5) Bake for 20 minutes. This should be just right to bake the cake, have a decent dome without "peaking", and to fill the muffin case fully

6) Remove from the oven and leave to cool completely on a wire rack. While they are cooling, make the buttercream

Chocolate Buttercream Ingredients

  • 150g butter (room temperature)
  • 270g icing sugar
  • 30g cocoa powder
  • Milk
1) Place the butter in a stand mixer with the paddle attachment

2) Sieve in the icing sugar and cocoa powder into the bowl

3) Mix (starting slowly, unless you like cleaning) until smooth

4) Add a splash or two of milk, to soften and smooth the mixture more. You can keep mixing it to make it lighter and lighter.

5) Transfer the icing to a piping bag with a large, semi-closed star nozzle attached

6) Pipe a generous swirl onto each cupcake (you can practice onto a plate, an then scrape it back into the bag). You know you have the texture right when it finishes into a smooth point, rather than tearing.

7) Decorate with something in a constrast colour

Thursday, 15 June 2017

Hazelnut Paris-Brest

I've tried this before, but as a single large item. This had all sorts of issue, and it sort of collasped under it's own weight. This time I did individual ones, using a slightly more tested choux recipe. For the filling I decided to ressurect the hazelnut butercream I made a while ago for some slightly lacklustre macarons.

This was all a little rushed, so the choux was not the prettiest, though I did enough notes and photos to do a "Choux Basics" post. I made 17 buns, though in retrospect I should have made 12 or 15 slightly larger ones, as that was all the filling I had. I personally think that they needed an additional filling to add some more creaminess (I'm thinking creme patisserie, or perhaps mix the hazelnut butter into a creme pat...), though taste feedback said they were good as they were.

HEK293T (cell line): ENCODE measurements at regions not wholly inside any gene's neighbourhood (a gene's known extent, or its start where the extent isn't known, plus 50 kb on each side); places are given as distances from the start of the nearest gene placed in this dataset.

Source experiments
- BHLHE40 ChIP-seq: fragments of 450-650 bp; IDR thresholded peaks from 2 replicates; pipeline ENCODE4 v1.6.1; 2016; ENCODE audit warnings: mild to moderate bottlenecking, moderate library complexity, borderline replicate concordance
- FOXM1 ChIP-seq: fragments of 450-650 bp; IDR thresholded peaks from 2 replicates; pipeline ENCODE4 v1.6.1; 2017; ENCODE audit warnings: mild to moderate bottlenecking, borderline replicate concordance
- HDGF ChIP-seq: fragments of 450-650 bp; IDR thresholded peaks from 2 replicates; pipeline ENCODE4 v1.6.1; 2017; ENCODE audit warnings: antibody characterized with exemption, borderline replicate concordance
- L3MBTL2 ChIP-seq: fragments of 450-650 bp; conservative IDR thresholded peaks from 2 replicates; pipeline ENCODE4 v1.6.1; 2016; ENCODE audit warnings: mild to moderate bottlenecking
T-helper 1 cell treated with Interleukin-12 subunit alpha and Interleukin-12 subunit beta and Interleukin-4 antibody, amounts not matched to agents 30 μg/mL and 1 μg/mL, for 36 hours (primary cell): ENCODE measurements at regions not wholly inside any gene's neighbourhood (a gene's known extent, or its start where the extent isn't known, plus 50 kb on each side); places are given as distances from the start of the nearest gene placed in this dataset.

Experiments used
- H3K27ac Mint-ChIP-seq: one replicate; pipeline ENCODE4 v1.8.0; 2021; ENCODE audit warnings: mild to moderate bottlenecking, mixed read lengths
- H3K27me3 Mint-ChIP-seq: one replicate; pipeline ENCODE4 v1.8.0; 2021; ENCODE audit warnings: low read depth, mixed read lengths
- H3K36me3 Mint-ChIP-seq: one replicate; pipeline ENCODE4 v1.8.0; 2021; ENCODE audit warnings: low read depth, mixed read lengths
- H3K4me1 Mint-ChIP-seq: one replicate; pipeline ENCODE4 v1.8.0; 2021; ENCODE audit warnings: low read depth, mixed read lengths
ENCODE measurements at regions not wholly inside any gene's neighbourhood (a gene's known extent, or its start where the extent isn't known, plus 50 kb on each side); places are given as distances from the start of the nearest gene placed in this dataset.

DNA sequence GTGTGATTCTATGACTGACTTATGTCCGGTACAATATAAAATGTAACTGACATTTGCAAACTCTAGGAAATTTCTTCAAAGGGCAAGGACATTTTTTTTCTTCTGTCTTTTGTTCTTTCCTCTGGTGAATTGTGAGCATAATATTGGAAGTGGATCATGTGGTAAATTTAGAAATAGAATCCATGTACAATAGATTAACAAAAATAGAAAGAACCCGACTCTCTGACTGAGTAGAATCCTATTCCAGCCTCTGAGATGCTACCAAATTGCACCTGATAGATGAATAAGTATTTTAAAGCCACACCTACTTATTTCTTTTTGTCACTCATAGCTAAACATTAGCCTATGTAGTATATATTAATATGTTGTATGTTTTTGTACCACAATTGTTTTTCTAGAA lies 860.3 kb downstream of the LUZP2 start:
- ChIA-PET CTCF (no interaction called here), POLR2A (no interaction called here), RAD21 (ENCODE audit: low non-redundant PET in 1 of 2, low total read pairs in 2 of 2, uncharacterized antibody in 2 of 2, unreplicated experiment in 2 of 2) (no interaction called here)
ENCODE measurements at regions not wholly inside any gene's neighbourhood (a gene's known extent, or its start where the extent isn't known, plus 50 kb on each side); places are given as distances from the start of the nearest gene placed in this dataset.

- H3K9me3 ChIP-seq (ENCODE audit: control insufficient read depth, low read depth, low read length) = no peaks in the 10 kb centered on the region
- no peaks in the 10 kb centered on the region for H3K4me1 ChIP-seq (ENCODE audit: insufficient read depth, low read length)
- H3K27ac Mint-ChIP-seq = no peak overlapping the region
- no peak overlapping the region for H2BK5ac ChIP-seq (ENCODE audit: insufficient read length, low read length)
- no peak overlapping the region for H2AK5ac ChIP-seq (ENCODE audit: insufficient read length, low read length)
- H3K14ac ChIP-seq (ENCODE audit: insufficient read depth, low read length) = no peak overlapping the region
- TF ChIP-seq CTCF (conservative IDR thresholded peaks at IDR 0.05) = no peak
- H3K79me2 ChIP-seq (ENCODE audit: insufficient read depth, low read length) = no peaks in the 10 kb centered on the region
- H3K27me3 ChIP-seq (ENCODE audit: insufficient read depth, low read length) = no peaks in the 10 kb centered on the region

Paris-Brest - Recipe

Choux Pastry

I made a batch of Choux Pastry, piping it into 7-8cm rings on silicone mats.

These were then carefully brushed with egg yolk, and a scattering of flaked almonds added on top before being baked in the oven. They were baked for 25 minutes, then left to cool in the oven to dry them out, before completing cooling on a wire rack.

Hazelnut Buttercream Ingredients

  • 200g hazelnuts
  • 140g butter (room temperature)
  • 140g icing sugar
  • 25g cocoa powder
  • Milk
1) Place the hazelnuts in a food processor with the blade attachment

2) Blend the hazelnuts until they form a smooth, butter-like mixture. This will tkae a while, and you'll need to scrape the sides down a few times

3) Transfer the hazelnut butter to a stand mizer with the paddle attachment

4) Add in the butter, and sieve in the icing sugar and cocoa powder

5) Mix until a smooth, light texture is achieved. You may need to add a small amount of milk to get a good piping texture.

6) Transfer the icing to a piping bag with a semi-closed star nozzle attached


1) Slice the choux buns in half

2) Pipe the icing onto half of the bun

3) Place the other half of the bun back on top

4) (optional) sprinkle with a little icing sugar